Return to Death Valley

The drive isn’t long… between Lone Pine (Alabama Hills) and our stopping point in Death Valley… but it’s brutal. White knuckle most of the way.  From the time you enter the park boundaries it’s a long, narrow, windy, steep road… much of it at the edge of a cliff. And John was driving, and he’s not a fan of these roads behind the wheel of The Beast. And I can’t say I am either… especially from the passenger seat! I have to admit I squawked a bit, and ultimately took him up on his offer to take the wheel when we finally came to a pull-off. Not that he did a bad job mind you, but he’s a relative newbie compared to my countless hours and miles behind the wheel. It’s a comfort thing.

Once we finally arrived, settled and started breathing normally again we set out to a most memorable part of this valley… Zabriskie Point. This is one of those places where you stand and gaze out on the colors and textures, and say to yourself, “Isn’t nature just amazing???” And the light and color change throughout the day, so it’s hard to stop shooting!

Death Valley National Park, California, USA

Zabriskie Point, Death Valley

Death Valley National Park, California, USA

THE point… at Zabriskie Point

Death Valley National Park, California, USA

Colors and textures Death Valley

Death Valley National Park, California, USA

And the texture and hues go on…

On the way back to the campground we made a stop at the Mesquite Flats Sand Dunes, another well documented feature of Death Valley…

Death Valley National Park, California, USA

Mesquite Flats Sand Dunes and Grapevine Mountains

The following morning we headed back to Zabriskie Point, because sunrise there… is magic! I attempted a time-lapse of the light moving across the valley and finally lighting up Zabriskie Point, but the wind was blowing so hard my tripod mounted cell phone bounced all over the place. So try to visualize the sunlight hitting the peaks of the mountains, crawling across the valley, and finally lighting up the very tip of Zabriskie Point and then filling in the foreground. It takes a while (thus the time-lapse) but it truly is magical.

Death Valley National Park, California, USA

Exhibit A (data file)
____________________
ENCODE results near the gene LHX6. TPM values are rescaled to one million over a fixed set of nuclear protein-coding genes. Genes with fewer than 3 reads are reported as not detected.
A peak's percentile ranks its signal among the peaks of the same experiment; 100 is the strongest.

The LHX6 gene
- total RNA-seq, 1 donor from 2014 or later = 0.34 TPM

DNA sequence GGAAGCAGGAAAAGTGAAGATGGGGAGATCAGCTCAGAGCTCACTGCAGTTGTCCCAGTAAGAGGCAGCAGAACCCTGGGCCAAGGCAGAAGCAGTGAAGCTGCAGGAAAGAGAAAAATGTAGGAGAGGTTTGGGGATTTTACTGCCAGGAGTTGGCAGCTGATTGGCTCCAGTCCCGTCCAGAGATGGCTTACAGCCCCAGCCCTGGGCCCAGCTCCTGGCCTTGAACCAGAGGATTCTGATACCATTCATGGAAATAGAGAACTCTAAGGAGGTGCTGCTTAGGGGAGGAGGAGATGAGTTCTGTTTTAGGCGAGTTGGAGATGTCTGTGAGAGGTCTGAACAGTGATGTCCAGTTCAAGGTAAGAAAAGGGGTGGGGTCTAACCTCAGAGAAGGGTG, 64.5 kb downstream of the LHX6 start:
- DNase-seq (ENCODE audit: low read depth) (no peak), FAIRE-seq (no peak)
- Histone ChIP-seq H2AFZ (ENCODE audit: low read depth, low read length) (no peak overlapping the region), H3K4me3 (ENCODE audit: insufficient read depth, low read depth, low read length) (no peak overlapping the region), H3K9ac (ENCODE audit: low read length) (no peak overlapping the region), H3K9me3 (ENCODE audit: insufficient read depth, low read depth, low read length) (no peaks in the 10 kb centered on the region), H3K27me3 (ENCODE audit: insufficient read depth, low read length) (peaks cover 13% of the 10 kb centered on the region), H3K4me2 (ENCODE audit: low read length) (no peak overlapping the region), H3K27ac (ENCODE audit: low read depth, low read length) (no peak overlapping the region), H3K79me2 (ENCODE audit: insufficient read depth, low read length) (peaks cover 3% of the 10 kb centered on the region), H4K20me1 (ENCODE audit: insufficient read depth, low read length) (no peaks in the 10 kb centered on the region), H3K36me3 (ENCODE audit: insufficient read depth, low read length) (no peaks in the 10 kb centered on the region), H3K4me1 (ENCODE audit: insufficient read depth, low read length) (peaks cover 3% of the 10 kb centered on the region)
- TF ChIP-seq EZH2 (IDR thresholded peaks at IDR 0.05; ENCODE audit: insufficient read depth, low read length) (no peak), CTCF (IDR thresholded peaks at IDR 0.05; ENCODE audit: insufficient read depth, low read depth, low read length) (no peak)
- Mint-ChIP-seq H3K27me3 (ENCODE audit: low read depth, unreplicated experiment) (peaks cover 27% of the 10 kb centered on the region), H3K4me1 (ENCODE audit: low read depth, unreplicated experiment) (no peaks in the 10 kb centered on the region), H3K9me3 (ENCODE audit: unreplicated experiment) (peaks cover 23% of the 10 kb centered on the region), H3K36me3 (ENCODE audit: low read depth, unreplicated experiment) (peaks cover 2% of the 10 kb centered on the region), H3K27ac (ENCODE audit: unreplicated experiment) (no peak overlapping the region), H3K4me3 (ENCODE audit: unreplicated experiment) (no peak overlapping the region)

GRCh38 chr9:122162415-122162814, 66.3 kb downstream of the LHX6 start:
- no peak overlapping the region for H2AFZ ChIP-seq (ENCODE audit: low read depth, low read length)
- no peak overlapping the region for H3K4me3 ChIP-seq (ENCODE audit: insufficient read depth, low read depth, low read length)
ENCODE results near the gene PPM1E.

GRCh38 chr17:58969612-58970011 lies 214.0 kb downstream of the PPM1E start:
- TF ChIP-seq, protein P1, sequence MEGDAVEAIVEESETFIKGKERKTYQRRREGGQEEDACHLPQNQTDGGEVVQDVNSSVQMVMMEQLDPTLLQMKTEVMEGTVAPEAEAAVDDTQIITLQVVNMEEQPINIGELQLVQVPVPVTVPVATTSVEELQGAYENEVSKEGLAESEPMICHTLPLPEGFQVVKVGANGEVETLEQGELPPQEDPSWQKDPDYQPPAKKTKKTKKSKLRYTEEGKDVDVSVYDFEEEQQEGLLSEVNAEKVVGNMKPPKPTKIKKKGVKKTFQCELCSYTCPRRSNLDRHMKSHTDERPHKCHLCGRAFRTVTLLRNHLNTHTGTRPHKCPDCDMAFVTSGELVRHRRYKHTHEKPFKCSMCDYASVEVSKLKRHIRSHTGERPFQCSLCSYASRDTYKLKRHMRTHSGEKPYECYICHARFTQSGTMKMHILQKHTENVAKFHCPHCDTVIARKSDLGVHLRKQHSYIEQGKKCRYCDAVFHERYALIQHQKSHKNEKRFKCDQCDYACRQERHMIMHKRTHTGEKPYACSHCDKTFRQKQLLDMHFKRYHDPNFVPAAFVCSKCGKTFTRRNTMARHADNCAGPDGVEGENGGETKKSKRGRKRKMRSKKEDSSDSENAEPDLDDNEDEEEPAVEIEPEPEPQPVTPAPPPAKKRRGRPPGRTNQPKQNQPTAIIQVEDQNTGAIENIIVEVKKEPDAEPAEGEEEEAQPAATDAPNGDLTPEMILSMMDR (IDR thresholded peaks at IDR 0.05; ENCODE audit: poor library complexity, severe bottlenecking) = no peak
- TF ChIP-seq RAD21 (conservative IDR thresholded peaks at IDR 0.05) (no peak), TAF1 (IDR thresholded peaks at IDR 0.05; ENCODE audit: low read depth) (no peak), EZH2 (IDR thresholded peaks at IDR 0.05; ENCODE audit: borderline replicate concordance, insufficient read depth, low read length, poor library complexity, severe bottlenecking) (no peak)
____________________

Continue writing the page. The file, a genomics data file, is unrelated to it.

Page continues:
Zabriskie Point at dawn

Zabriskie Point, Death Valley National Park, California, USA

Sunrise begins

Death Valley National Park, California, USA

Zabriskie in sepia

Another memorable place for me is Artist’s Palette. It’s a narrow, one-way drive through hills aglow with the most amazing colors. Sadly we weren’t there during the best of light, but the color is still obvious.

Wondering how nature made this happen? Well… more than 5 million years ago repeated volcanic eruptions blanket the area with ash and minerals. Add to that heat, water, varying amounts of oxygen and other elements, and voila! In this mix is iron, aluminum, magnesium, titanium, red hematite and green chlorite. Another magic creation of nature.

Death Valley National Park, California, USA

The colors of “Artists Palette”

As we were driving along I couldn’t help but look at this hillside and think, “Wow… if that isn’t a perfect example of erosion! I’m often reminded while exploring, that our world is in a constant state of change. Some of it blechky man made stuff, but so much of it is just natural evolution with time. The world has always been changing and shifting and moving… and it always will. I was struck by the thought, several years ago (which I probably wrote in a post here), that we think we own our properties… our bought-and-paid-for places on earth… but we’re really only borrowing them from this earth. One day she will take them back from us. If you think about it, she’s been doing it for a very long time!